Podcast

Episode 10: “Capitalism does not fit on the Planet”

Podcast Image

This podcast explores themes raised in Against Capitalist Education by Nadim Bakhshov published by Zero books.

Elaine Graham-Leigh joins me again in an extended conversation discussing her Zero Books title “A Diet of Austerity: Class, Food and Climate Change” and the themes that emerge from it.

This is the second part of a longer conversation.

This is conversation worth listening to. ~ Peter Lato, CEO of Shovian Analytics

This podcast was built with kind support of Doug Lain and Zero books with music created by Nadim Bakhshov and readings given by Doug Lain and Chas Warlow. And thanks to Ashley Whitear for all his generous technical support.

Podcast

Episode 9: A Diet of Austerity – Class, Food and Climate Change

Podcast Image

This podcast explores themes raised in Against Capitalist Education by Nadim Bakhshov published by Zero books.

Elaine Graham-Leigh joins me in an extended conversation discussing her Zero Books title “A Diet of Austerity: Class, Food and Climate Change“. The book looks at how and why the working class are being blamed for climate change, and what we can do about it.

This is the first part of a longer conversation.

This is conversation worth listening to. ~ Peter Lato, CEO of Shovian Analytics

This podcast was built with kind support of Doug Lain and Zero books with music created by Nadim Bakhshov and readings given by Doug Lain and Chas Warlow. And thanks to Ashley Whitear for all his generous technical support.

Podcast

Episode 8: Politics, Trump and the EU

Podcast Image

This podcast explores themes raised in Against Capitalist Education by Nadim Bakhshov published by Zero books.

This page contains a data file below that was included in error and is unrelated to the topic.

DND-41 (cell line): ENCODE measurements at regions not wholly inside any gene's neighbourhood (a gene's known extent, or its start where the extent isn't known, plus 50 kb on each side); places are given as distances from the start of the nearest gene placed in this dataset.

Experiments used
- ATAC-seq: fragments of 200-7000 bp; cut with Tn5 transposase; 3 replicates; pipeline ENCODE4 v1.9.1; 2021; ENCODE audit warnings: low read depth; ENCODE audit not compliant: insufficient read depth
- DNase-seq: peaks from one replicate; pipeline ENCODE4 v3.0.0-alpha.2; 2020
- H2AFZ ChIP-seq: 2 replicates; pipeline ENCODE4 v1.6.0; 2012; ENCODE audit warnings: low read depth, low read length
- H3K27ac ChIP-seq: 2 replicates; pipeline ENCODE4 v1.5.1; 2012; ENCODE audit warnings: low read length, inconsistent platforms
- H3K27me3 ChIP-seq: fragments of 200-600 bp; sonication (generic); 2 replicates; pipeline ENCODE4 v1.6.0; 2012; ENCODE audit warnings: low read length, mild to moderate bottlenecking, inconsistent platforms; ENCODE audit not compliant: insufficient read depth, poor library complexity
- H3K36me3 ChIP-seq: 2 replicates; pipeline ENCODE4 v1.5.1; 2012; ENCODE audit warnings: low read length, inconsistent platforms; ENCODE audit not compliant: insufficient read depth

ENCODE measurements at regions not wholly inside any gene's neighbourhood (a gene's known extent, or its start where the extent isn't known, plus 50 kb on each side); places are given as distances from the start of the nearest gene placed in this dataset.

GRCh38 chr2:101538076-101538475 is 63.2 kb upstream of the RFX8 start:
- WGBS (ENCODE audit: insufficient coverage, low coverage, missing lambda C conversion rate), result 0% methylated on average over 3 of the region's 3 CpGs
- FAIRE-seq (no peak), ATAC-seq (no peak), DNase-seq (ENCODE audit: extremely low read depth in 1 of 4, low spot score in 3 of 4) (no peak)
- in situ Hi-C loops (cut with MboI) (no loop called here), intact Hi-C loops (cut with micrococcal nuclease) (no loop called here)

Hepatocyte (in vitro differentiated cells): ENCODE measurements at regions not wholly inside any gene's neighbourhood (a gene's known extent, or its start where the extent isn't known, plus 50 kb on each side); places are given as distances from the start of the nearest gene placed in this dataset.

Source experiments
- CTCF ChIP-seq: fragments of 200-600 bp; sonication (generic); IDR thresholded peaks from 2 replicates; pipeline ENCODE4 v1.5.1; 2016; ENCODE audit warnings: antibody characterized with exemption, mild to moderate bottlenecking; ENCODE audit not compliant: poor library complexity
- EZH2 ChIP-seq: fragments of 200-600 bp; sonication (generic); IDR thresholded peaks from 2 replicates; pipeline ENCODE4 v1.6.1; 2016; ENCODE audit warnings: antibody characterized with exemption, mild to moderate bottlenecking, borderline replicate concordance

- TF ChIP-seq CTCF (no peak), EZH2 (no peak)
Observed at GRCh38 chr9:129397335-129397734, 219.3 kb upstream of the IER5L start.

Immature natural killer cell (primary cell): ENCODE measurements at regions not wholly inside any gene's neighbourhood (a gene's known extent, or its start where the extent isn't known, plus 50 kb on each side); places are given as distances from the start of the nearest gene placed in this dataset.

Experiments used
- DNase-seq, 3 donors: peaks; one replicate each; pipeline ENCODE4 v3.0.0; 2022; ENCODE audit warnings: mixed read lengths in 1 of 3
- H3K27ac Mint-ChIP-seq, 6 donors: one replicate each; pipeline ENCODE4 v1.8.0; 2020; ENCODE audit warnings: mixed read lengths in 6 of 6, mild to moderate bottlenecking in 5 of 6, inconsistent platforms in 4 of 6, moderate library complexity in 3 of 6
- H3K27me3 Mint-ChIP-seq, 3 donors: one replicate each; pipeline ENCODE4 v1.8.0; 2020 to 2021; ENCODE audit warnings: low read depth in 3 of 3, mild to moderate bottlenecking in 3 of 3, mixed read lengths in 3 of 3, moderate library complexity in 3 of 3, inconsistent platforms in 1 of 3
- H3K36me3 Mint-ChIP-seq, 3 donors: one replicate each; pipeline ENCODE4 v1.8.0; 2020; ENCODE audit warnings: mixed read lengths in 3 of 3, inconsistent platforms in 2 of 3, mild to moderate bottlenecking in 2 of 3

Andy Redman joins me in the first part of a longer conversation on politics, history, Trump, the EU, the legacy of Thatcher, Star Trek and education.

This is the first part of a longer conversation.

This is conversation worth listening to. ~ Peter Lato, CEO of Shovian Analytics

This podcast was built with kind support of Doug Lain and Zero books with music created by Nadim Bakhshov and readings given by Doug Lain and Chas Warlow. And thanks to Ashley Whitear for all his generous technical support.

Podcast

Episode 7: Science Fiction, Space Elves & Class

Podcast Image

This podcast explores themes raised in Against Capitalist Education by Nadim Bakhshov published by Zero books.

Doug Lain, publisher, author and blogger returns for the third part of a conversation to discuss science fiction, Spock and issues of identifying class through accents in UK and US. The conversation is lighter and more personal. At one point Doug’s family return but we still continue to chat.

This is the third part of a longer conversation.

This is conversation worth listening to. ~ Peter Lato, CEO of Shovian Analytics

This podcast was built with kind support of Doug Lain and Zero books with music created by Nadim Bakhshov and readings given by Doug Lain and Chas Warlow. And thanks to Ashley Whitear for all his generous technical support.

Notes & Annotations

a necessary stage – nihilism

[3, 13] Have we all become Akaky Akakievichs? – Akaky Akakievich is the central character in Gogol’s The Overcoat (1999). This story is a short darkly comic, pre-Kafkaesque, story about a lowly civil servant, mocked, pitied or disregarded by everyone he meets. It portrays a life entirely within the horizon of a ‘recognition calculus’ (Kojève, 1980). Akaky is a Nowhere Man (The Beatles, 1965):

Doesn’t have a point of view

He takes it upon himself to change how others see him and improve his social standing. He decides to save up over several years to buy a new overcoat. For a brief moment, after he possesses it he feels elated and others treat him with some respect. He is invited to a party. But then tragedy strikes. He is robbed on the way home. Traumatised by this sudden loss, he goes to the police. They have neither the inclination nor interest to pursue this case. He then goes to see a certain ‘very important person’ – perhaps an Akaky who in a parallel universe climbed up through the hierarchy. The scene, both beautiful and painful in equal measures, leaves our protagonist in a state of crisis: the loss of the overcoat and the indifference and cruelty with which he is treated breaks his spirit. He becomes ill and dies. But the story doesn’t end here – Akaky returns as a ghost to haunt St. Petersburg, like a feeling of shame that stains the living.